Mystery as to Why the Moon’s Far Side Is So Different Is Finally Solved

A huge crater basin in the Moon's South Pole reveals clues to how the near side of the Moon's layer formed.
moon far and near side

What do you see when you see the Moon? If you could see both sides of the Moon, you would see that they are very different. Today it is possible to see the differences between the sides of the Moon. The differences were first revealed in images from the Soviet and U.S. missions to the Moon in the 1960s.

One side of the Moon gives the distant appearance of a burnt pizza leading people over the ages to either joke or believe that the Moon was made of cheese.  This is the near side of the Moon and is called the near side because it is the side facing Earth. It is covered with large dark basaltic plains.  These basaltic plains with visible dark volcanic deposits are dark remnants of ancient lava flows.

Dark side of the Moon
Far side of the Moon by NASA/EPIC

The other side of the Moon is pocked all over by craters like a well-used pub dartboard.  People have named this the far side of the Moon because it is not facing the Earth.


If you look at the south pole of the Moon, you will see a giant basin which is called the South Pole-Aitken.  Its diameter is roughly 1,550 miles and (3.9–5.1 mi) deep; it covers nearly a quarter of the Moon.

Is there a scientific explanation for the two stark differences between the near and far side of the moon, and why is such a large basin covering the bottom of the Moon?

Some researchers have come up with a suggestion. They include Matt Jones, a Ph.D. candidate, together with assistant professor Alexander Evans his advisor from Brown University, assisted by researchers from NASA’s Jet Propulsion Laboratory, the Lunar and Planetary Science Laboratory, Purdue University, and Stanford University.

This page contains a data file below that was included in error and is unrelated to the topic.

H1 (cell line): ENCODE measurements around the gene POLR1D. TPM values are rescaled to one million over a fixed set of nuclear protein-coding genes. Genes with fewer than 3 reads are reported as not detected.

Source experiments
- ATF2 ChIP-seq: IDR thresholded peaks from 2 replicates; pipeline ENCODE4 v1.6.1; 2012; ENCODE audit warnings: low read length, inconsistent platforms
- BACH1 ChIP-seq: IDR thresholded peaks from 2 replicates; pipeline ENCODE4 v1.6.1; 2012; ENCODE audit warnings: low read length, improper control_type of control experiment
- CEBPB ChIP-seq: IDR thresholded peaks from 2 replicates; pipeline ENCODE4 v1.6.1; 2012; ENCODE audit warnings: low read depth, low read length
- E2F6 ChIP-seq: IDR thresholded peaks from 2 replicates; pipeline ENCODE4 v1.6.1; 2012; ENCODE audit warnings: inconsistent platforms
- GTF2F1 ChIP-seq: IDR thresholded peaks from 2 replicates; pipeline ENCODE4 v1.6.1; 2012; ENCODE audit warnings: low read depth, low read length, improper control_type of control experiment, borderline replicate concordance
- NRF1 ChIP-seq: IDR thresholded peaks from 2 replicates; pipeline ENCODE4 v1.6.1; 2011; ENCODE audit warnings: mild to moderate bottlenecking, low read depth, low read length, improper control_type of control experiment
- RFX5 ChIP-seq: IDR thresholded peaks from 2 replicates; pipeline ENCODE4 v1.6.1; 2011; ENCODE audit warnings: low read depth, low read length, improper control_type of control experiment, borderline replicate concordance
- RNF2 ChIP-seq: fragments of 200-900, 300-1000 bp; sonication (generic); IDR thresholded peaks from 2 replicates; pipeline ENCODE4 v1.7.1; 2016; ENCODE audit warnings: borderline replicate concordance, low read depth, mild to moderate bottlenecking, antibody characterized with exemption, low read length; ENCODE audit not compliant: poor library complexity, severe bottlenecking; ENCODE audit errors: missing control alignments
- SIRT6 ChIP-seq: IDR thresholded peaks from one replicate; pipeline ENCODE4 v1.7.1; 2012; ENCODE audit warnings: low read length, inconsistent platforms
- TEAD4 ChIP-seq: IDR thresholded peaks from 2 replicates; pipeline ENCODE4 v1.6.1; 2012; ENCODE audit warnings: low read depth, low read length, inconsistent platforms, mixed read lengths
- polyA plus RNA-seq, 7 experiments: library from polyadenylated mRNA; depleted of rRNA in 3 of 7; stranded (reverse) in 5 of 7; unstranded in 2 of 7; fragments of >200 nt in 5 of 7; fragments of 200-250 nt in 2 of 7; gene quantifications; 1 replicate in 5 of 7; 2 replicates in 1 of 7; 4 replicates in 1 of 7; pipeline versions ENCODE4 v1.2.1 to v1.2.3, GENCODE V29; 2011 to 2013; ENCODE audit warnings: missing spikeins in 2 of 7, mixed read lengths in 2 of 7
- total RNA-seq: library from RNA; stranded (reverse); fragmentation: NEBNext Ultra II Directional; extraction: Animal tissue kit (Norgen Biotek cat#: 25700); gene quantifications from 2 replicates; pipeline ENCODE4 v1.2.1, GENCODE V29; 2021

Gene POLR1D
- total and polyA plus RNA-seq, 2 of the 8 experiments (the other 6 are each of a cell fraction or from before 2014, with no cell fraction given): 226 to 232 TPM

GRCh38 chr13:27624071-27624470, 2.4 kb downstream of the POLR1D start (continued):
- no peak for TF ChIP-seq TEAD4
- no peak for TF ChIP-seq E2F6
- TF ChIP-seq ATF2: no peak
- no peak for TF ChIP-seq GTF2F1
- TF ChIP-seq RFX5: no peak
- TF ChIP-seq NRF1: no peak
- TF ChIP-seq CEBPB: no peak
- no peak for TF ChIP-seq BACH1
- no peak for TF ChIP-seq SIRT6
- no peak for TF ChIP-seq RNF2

998px Luna 3 moon
First image of the far side of the Moon by OKB-1

These researchers now, after much theorizing, have an explanation for the difference in appearance between the two sides of the Moon and for the large basin at the Moon’s south pole, basically a huge crater dent in the Moon’s south pole.

After much theorizing, these researchers believe it likely that billions of years ago, a monster-sized asteroid collided with the Moon’s far side pushing lava and minerals to the Moon’s near side, which explains why the near side of the Moon is covered and dark basaltic plains and dark volcanic deposits.  They hope that future missions to the Moon will help them determine the geochemical composition.

Evidence of monster sized asteroids

The giant basin which is called the South Pole-Aitken (PKA) is evidence of a giant impact that hit the Moon.

1024px Aitken Kagu big
Largest moon crater Aitken Kagu by Ittiz under CC BY-SA 3.0

The impact that was caused to the PKA is over eight and half times the size of the Earth’s largest known impact crater caused by an asteroid that was at least 6.2 miles in diameter. The Vredefort crater has a diameter of 180 miles and is the Earth’s largest.  

There are smaller craters than this on Earth which are attributed to species extinction-level events such as the Cretaceous–Paleogene extinction event, also caused by an asteroid. The Chicxulub crater is a mere 110 miles in diameter compared to PKAs, 1,550 miles in diameter.  The asteroid that created the Chicxulub crater caused the death of three-quarters of the Earth’s animals and plants.

The Moon’s South Pole-Aitken (PKA) basin is presumed to be the second-largest impact crater in our solar system.  The first largest visible impact crater in the Solar System is detailed as the Hellas Planitia on Mars; the asteroid that hit Mars left a crater that was about 1,400 miles in diameter and 4.3 miles deep.


Computer simulations emulate collision with the Moon

The effect of the collision would have been a massive plume of heat propagating through the Moon’s interior, forcing materials referred to as KREEP to create volcanic plains on the Moon’s near side.

KREEP stands for (K) – concentrations of potassium, (REE) rare earth elements, and (P) phosphorus elements that produce heat, such as thorium.

The researchers were keen to conduct computer simulations that would show how the Moon’s interior convection patterns would have been altered by the heat of the collision.  They have tried to establish how the impact redistributed KREEP material.


Future missions to the Moon will be able to determine if the geochemical composition of KREEP is consistent with this theory.

Feature image credit: NASA